The Maple Run school board has made the decision on whether Bellows Free Academy will stay hybrid or not for the remainder of the school year. According to BFA Principal Brett Blanchard, the decision to remain hybrid for the remainder of the school year was made before April break.
Blanchard noted that a large concern revolved around whether or not senior events would need to be cancelled. This is because contact tracing occurs at school frequently, and even with masks and in-classroom social distancing, it is possible COVID-19 could spread more, resulting in more contact tracing.
In response to whether BFA will stay hybrid or not, Blanchard said, “The issue…was discussed, and [the school board] agreed that the priorities of the school happened to be on continuity of learning for kids that have had the most disruptive year-and-a-half in education in the modern world.”
According to Blanchard, to increase the likelihood of end-of-the-school-year events such as graduation and prom being held, the school board decided to stay hybrid. At this point, with a month of school left, remaining hybrid would also be less disruptive of events and students’ learning and schedules. Staying continuous with the school schedule was seen as a better choice than going full-time for such a short remainder of the school year.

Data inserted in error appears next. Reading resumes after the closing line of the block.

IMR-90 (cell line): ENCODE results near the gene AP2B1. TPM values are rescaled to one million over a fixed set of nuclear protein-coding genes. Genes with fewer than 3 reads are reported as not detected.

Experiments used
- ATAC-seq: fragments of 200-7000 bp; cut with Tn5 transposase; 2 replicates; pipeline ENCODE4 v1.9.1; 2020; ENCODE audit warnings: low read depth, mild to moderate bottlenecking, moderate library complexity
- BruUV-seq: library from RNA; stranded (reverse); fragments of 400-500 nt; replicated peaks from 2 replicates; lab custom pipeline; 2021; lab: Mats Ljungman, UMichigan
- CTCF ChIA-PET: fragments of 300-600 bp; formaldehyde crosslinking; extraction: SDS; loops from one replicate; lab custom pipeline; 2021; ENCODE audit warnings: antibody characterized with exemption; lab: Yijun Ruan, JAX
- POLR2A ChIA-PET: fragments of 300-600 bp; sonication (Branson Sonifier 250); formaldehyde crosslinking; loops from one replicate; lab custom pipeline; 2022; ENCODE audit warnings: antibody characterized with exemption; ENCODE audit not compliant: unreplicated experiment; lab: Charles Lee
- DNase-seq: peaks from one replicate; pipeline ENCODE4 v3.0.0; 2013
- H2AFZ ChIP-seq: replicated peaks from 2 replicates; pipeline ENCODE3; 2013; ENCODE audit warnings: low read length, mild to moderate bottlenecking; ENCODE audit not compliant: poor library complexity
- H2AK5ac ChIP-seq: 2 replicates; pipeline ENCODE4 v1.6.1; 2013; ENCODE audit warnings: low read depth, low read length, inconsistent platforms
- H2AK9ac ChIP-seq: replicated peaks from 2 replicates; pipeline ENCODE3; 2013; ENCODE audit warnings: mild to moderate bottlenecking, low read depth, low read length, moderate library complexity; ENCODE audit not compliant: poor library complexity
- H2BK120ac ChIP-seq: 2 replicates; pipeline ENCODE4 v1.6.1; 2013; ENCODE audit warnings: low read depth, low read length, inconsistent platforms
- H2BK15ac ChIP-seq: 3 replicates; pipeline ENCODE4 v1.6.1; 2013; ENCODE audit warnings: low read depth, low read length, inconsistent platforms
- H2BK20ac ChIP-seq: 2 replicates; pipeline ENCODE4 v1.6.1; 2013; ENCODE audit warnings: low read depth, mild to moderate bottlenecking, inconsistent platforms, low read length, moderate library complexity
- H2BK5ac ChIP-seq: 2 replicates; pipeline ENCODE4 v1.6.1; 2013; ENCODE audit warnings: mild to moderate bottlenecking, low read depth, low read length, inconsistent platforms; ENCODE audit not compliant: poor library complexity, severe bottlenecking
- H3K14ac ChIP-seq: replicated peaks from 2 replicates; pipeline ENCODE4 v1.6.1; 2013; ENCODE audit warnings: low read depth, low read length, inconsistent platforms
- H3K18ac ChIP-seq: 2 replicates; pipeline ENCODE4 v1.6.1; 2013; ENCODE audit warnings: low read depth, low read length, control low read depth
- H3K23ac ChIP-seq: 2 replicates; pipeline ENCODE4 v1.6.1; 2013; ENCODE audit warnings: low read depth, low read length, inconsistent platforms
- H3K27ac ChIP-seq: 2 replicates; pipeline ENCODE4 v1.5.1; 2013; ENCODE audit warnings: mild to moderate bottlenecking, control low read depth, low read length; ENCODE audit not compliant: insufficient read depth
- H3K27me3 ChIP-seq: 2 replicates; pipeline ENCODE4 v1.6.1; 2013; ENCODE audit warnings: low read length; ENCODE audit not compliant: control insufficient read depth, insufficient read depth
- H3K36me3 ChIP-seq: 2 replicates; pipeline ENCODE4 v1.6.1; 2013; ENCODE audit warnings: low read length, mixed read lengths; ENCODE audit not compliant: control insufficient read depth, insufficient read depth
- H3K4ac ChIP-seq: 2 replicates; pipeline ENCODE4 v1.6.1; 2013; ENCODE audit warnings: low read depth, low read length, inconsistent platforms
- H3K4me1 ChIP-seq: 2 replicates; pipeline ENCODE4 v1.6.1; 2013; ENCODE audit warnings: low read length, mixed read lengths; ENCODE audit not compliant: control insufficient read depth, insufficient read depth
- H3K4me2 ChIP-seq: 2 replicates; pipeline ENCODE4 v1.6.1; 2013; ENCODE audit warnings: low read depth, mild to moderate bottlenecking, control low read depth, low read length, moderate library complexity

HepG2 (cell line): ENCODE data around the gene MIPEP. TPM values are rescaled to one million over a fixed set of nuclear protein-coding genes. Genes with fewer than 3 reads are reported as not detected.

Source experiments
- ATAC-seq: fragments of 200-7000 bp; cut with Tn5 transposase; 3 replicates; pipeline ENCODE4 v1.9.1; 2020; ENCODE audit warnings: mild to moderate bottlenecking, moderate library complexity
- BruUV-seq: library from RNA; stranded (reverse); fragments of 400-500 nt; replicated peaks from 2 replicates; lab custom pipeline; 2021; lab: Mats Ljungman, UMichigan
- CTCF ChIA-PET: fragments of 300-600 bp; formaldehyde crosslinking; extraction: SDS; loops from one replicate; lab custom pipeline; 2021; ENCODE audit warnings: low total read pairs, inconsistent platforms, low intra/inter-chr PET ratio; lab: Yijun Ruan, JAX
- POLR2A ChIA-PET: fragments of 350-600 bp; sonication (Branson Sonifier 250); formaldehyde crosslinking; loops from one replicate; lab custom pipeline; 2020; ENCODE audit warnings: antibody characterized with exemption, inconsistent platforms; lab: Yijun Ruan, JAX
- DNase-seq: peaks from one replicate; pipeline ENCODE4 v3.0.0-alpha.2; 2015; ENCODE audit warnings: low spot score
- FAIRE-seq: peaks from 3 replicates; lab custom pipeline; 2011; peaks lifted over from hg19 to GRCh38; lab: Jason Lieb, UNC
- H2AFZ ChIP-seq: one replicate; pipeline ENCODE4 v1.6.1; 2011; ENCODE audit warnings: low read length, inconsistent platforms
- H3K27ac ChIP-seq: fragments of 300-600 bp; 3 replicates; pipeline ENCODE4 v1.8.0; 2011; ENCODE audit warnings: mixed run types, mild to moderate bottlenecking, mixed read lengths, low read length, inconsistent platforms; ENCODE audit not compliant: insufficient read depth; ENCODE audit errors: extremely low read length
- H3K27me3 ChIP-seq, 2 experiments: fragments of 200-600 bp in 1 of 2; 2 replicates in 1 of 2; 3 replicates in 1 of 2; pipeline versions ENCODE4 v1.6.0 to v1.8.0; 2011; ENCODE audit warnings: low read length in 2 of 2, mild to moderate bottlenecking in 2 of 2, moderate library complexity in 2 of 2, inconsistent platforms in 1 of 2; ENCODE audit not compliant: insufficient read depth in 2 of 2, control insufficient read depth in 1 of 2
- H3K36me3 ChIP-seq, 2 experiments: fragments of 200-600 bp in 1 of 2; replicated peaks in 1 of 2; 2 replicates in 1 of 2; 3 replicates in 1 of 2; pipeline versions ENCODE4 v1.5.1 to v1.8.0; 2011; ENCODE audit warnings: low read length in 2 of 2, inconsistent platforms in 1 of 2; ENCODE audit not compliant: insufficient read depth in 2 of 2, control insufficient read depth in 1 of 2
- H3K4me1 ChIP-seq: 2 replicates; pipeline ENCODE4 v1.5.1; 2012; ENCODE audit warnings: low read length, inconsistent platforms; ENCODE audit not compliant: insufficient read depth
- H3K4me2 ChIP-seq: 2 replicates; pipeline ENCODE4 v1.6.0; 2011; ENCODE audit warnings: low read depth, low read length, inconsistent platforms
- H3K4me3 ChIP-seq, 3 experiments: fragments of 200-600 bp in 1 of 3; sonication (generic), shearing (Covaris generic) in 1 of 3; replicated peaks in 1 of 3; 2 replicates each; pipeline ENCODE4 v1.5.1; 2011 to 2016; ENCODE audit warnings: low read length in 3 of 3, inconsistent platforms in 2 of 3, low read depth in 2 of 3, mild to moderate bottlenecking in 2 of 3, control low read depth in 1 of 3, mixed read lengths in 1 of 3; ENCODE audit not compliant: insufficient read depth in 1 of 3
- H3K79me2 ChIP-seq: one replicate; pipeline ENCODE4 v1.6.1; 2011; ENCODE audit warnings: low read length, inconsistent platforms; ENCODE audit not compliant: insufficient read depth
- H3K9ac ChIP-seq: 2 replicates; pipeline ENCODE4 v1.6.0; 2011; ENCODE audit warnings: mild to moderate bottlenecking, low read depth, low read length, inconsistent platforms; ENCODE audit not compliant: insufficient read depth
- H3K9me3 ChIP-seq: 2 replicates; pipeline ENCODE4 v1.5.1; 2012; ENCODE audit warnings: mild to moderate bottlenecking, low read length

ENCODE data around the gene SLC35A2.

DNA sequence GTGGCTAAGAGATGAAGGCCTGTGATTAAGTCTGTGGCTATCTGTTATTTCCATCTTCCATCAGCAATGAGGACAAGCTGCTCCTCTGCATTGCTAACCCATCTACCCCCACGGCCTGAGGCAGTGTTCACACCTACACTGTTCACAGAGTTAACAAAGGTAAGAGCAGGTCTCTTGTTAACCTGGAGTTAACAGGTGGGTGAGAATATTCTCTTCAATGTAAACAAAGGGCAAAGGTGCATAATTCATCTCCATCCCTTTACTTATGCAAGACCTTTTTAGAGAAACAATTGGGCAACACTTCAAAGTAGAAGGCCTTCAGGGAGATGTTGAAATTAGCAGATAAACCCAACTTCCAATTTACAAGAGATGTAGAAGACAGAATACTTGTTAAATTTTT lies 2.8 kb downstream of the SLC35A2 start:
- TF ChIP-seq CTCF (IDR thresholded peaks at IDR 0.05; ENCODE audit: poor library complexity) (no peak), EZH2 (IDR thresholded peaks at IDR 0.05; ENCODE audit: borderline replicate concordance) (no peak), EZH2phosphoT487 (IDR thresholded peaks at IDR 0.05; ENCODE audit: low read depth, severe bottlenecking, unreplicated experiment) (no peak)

“Allowing students to have some consistency, given that their schedules have been maintained up to this point, it would be a minimal number of days that they would benefit from in-person,” Blanchard said.
According to Blanchard, the plan for the next school year is to go back to the usual schedule with block days on Tuesdays and Wednesdays and seven-period days on Mondays, Thursdays and Fridays.
“It’s going to look like it has, and that may not mean a whole lot to everyone. It’s going to be a seven-period day…it’ll be pretty similar [to previous years],” Blanchard said.
He added that the goal is to go back next school year as fully and as normally as possible.
Blanchard noted that this could always change depending on the number of COVID-19 cases in Vermont or numerous other variables.
In addition, BFA is currently looking at options on how to build in recovery for students who struggled to pass classes this school year.
“We [will] have opportunities for students that did not earn their necessary credits or proficiencies, so we have that built in. Now, that doesn’t mean anything different than the seven-period [schedule], it means that we’re working hard to see that students are not behind by the end of next year,” Blanchard said.
In regards to the pros and cons of the hybrid schedule, Blanchard said, “That’s probably the most important question…What do we want to keep that we’ve learned [during this school year]? And what do we want to discard if we can?”
The goal is to adopt some of the aspects of hybrid learning in future years.
“For example, some students…did well online. Now, that’s a small percent, but we need to realize some students can learn well that way. Some parents and community members really liked the live streaming of events because they can watch it from their household if they can’t make it [in-person], so I’d like to see live streaming [in the future], but still allow in-person attendance,” Blanchard said.
For the remainder of the school year, BFA’s schedule will remain as is. Although next year is still undetermined, going back to normal full-time, in-person, learning is the Maple Run School District’s goal.